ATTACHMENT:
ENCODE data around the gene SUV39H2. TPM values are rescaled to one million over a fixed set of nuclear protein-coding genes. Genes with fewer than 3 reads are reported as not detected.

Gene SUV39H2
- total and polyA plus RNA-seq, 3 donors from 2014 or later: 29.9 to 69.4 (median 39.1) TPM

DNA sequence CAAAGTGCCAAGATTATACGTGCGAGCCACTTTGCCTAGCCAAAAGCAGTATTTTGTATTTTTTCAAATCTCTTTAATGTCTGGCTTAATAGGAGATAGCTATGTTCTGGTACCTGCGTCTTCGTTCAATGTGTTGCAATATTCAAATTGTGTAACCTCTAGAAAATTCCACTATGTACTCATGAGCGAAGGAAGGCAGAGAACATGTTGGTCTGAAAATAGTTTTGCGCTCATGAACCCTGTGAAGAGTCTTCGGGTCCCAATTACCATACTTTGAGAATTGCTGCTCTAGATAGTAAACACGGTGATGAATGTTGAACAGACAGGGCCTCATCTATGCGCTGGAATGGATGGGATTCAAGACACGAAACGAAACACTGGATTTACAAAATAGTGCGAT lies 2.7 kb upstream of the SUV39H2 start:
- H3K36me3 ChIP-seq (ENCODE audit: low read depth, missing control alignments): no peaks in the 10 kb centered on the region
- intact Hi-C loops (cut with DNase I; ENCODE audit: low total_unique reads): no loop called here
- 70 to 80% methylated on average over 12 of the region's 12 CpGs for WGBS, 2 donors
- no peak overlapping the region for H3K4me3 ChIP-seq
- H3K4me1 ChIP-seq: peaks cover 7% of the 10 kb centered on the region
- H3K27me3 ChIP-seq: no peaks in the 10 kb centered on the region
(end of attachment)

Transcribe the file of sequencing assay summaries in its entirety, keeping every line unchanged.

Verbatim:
ENCODE data around the gene SUV39H2. TPM values are rescaled to one million over a fixed set of nuclear protein-coding genes. Genes with fewer than 3 reads are reported as not detected.

Gene SUV39H2
- total and polyA plus RNA-seq, 3 donors from 2014 or later: 29.9 to 69.4 (median 39.1) TPM

DNA sequence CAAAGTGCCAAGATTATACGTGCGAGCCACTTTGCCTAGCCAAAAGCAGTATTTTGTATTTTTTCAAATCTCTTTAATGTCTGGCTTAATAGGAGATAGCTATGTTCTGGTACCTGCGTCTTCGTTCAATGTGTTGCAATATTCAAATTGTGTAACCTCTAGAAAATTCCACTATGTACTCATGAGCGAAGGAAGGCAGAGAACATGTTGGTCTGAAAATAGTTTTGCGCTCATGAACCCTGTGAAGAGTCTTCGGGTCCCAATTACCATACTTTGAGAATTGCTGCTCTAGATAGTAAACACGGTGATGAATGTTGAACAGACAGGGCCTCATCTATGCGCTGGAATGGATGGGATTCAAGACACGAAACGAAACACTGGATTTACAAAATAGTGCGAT lies 2.7 kb upstream of the SUV39H2 start:
- H3K36me3 ChIP-seq (ENCODE audit: low read depth, missing control alignments): no peaks in the 10 kb centered on the region
- intact Hi-C loops (cut with DNase I; ENCODE audit: low total_unique reads): no loop called here
- 70 to 80% methylated on average over 12 of the region's 12 CpGs for WGBS, 2 donors
- no peak overlapping the region for H3K4me3 ChIP-seq
- H3K4me1 ChIP-seq: peaks cover 7% of the 10 kb centered on the region
- H3K27me3 ChIP-seq: no peaks in the 10 kb centered on the region